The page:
Privacy News StoriesExcerpts of Key Privacy News Stories in Major Media
Note: This comprehensive list of privacy news stories is usually updated once a week. Explore our full index to revealing excerpts of key major media news stories on several dozen engaging topics. And don't miss amazing excerpts from 20 of the most revealing news articles ever published.
The US military is developing software that will let it secretly manipulate social media sites by using fake online personas to influence internet conversations and spread pro-American propaganda. A Californian corporation has been awarded a contract with United States Central Command (Centcom), which oversees US armed operations in the Middle East and Central Asia, to develop what is described as an "online persona management service" that will allow one US serviceman or woman to control up to 10 separate identities based all over the world. Critics are likely to complain that it will allow the US military to create a false consensus in online conversations, crowd out unwelcome opinions and smother commentaries or reports that do not correspond with its own objectives. The discovery that the US military is developing false online personalities – known to users of social media as "sock puppets" – could also encourage other governments, private companies and non-government organisations to do the same. Once developed, the software could allow US service personnel, working around the clock in one location, to respond to emerging online conversations with any number of co-ordinated messages, blogposts, chatroom posts and other interventions.
Note: The Pentagon claims that the "fake persona" software will not be used on social networks in the United States, because that would break laws against using propaganda on US citizens. How much credence should be given to this assurance?
Giving Transportation Security Administration agents a peek under your clothes may soon be a practice that goes well beyond airport checkpoints. Newly uncovered documents show that as early as 2006, the Department of Homeland Security has been planning pilot programs to deploy mobile scanning units that can be set up at public events and in train stations, along with mobile x-ray vans capable of scanning pedestrians on city streets. The non-profit Electronic Privacy Information Center (EPIC) [has] published documents it obtained from the Department of Homeland Security showing that from 2006 to 2008 the agency planned a study of of new anti-terrorism technologies. The projects range from what the DHS describes as “a walk through x-ray screening system that could be deployed at entrances to special events” ... to “covert inspection of moving subjects” employing the same backscatter imaging technology currently used in American airports. The 173-page collection of contracts and reports, acquired through a Freedom of Information Act request, includes contracts with Siemens Corporations, Northeastern University, and Rapiscan Systems. One project allocated to Northeastern University and Siemens would mount backscatter x-ray scanners and video cameras on roving vans, along with other cameras on buildings and utility poles, to monitor groups of pedestrians, assess what they carried, and even track their eye movements. It’s not clear to what degree the technologies outlined in the DHS documents have been implemented.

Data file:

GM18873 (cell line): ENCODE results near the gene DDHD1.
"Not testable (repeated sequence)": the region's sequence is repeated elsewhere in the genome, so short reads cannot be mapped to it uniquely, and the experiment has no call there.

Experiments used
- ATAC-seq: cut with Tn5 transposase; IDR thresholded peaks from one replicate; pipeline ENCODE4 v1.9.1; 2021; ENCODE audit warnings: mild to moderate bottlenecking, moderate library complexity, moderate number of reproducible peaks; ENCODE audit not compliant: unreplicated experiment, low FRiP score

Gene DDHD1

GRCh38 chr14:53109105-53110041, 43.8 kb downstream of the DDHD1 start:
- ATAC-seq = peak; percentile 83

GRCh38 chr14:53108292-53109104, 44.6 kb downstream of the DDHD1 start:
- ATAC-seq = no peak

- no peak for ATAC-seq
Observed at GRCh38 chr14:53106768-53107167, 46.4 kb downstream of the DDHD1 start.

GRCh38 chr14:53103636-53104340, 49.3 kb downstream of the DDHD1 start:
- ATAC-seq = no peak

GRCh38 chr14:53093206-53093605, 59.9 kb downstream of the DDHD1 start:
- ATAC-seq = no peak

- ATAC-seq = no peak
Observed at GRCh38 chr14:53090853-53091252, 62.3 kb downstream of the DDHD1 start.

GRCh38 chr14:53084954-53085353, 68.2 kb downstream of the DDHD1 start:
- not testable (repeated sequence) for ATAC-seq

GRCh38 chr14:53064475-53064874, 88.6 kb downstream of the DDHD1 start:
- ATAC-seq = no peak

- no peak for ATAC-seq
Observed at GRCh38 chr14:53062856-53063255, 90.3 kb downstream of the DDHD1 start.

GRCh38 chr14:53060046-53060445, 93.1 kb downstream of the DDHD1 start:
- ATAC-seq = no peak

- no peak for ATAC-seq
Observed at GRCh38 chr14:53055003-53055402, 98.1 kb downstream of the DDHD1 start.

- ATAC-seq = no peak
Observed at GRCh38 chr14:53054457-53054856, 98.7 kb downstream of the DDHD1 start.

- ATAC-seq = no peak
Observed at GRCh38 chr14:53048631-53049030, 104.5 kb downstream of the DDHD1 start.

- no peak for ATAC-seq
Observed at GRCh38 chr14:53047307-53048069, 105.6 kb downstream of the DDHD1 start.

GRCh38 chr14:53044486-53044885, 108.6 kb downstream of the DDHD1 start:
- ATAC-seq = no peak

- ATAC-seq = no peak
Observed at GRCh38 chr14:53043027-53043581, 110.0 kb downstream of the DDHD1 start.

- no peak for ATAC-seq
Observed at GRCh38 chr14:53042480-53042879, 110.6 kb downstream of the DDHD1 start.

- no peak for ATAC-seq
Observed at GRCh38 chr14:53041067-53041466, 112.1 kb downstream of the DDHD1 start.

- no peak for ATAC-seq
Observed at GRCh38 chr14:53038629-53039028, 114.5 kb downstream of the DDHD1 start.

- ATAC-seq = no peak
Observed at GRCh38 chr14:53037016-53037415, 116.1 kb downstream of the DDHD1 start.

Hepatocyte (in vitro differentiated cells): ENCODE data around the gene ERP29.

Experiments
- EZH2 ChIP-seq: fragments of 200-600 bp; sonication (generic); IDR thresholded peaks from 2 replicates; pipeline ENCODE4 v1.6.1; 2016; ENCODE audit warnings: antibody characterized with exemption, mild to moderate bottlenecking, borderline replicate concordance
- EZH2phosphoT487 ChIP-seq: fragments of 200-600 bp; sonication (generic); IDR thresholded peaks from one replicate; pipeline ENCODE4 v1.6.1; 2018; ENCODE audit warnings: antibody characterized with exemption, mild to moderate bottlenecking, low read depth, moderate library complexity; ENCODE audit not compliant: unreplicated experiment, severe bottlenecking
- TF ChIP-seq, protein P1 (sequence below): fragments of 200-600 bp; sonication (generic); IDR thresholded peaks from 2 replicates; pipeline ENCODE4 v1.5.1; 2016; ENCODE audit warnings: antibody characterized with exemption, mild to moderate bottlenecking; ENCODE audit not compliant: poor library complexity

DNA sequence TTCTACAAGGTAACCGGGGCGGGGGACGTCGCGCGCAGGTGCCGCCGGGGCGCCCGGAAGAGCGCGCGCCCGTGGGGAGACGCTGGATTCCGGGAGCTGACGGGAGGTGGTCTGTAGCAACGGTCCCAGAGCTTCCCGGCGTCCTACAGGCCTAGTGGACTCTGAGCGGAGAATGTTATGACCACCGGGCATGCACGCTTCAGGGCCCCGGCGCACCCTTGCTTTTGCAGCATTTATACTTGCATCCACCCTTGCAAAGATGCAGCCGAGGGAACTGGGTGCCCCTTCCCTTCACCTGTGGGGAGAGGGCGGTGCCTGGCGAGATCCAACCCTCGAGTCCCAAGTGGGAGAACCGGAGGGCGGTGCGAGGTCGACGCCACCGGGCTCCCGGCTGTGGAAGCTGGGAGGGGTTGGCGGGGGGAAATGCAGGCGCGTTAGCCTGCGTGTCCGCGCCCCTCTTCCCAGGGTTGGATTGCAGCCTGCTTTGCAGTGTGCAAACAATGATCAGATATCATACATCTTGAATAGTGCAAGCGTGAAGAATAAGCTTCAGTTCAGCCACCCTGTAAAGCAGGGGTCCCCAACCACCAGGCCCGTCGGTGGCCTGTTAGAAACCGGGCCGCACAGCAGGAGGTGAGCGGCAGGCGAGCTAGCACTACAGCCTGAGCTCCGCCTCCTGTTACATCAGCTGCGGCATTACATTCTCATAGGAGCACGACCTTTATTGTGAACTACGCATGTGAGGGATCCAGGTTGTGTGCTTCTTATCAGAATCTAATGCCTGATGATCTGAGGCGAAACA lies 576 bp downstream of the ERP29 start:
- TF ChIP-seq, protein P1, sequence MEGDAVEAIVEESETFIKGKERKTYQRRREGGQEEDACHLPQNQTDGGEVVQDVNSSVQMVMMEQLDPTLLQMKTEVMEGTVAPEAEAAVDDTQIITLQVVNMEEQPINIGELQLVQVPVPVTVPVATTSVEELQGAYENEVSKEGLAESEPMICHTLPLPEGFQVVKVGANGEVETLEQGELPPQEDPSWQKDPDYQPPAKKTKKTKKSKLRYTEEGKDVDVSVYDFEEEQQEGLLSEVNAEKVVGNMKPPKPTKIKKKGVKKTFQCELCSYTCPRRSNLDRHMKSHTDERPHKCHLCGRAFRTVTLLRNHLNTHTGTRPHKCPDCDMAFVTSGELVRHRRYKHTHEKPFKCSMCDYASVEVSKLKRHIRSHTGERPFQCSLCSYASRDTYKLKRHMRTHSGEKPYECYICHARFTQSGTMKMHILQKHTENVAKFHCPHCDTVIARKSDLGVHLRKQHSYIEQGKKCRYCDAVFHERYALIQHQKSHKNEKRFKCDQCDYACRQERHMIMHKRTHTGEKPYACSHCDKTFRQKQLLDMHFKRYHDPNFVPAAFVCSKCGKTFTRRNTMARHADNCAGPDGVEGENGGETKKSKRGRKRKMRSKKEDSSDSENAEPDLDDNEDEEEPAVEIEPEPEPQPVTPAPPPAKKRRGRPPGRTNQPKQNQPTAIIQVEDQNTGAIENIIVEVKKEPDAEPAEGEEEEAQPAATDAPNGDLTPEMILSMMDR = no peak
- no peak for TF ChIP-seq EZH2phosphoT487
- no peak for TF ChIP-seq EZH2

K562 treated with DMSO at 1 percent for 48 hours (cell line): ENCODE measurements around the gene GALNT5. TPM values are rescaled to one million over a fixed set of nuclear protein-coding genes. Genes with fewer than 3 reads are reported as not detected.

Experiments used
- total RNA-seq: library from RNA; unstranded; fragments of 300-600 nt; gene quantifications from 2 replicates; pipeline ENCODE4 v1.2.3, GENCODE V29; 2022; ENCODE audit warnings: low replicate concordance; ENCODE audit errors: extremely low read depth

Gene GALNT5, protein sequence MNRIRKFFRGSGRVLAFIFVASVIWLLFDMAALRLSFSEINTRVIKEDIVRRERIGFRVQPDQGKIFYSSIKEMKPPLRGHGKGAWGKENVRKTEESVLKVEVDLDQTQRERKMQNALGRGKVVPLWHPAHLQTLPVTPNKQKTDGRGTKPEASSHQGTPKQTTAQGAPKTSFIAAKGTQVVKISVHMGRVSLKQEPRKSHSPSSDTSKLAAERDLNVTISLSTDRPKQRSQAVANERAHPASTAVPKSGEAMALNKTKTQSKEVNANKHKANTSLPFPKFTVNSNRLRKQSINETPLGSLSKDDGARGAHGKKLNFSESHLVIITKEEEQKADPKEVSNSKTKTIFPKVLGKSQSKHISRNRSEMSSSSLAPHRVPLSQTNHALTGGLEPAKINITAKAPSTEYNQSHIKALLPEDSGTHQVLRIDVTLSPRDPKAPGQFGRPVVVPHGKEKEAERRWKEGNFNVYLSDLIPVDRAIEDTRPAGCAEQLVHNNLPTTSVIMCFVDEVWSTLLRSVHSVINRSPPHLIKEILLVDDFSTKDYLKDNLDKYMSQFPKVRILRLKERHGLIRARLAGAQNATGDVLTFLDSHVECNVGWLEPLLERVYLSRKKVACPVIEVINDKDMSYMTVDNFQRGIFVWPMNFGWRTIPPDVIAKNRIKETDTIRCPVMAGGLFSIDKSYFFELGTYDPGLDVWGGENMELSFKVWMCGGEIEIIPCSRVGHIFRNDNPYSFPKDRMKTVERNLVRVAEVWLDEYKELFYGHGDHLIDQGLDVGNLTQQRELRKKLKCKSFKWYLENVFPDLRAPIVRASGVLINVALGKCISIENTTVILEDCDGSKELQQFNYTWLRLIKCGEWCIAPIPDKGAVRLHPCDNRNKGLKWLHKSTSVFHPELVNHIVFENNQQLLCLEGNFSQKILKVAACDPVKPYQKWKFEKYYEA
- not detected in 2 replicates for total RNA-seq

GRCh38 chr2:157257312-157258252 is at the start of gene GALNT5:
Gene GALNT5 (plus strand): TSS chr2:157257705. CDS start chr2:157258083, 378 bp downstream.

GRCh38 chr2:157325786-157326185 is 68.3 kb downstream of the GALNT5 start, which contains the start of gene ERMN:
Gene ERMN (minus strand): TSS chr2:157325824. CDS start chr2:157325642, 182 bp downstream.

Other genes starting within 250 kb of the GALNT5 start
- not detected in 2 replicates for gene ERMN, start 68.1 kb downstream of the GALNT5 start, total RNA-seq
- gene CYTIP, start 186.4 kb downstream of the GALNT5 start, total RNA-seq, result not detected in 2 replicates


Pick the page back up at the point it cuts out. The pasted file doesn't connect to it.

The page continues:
Note: When WantToKnow.info manager Fred Burks worked as a language interpreter with the US State Department, he accompanied foreign dignitaries on ride-alongs with police where they were already using equipment like this over 10 years ago in clear violation of privacy laws. For other major media articles revealing clear violations of civil liberties, click here.
Starting in the early 1900s, hundreds of thousands of American children were warehoused in institutions by state governments. And the federal government did nothing to stop it. The justification? The kids had been labeled feeble-minded, and were put away in conditions that can only be described as unspeakable. A large proportion of the kids who were locked up were not retarded at all. They were simply poor, uneducated kids with no place to go, who ended up in institutions like the Fernald School in Waltham, Mass. The Fernald School, and others like it, was part of a popular American movement in the early 20th century called the Eugenics movement. The idea was to separate people considered to be genetically inferior from the rest of society, to prevent them from reproducing. Eugenics is usually associated with Nazi Germany, but in fact, it started in America. Not only that, it continued here long after Hitler's Germany was in ruins. Few of the attendants [at Fernald] showed any kindness. And ... there was sexual abuse. The place was tailor made for it. The school [also] allowed them to be used as human guinea pigs. In 1994 Senate hearings, it came out that scientists from MIT had been giving radioactive oatmeal to the boys ... in a nutrition study for Quaker Oats. All they knew is that they'd been asked to join a science club. The boys were recruited with special treats [like] extra milk. “But they forgot to mention the milk was radioactive,” says David White-Lief, an attorney who worked on the state task force investigating the science club. “These experiments, because of the lack of informed consent, violated the Nuremburg Code established just 10 years earlier,” says White-Lief.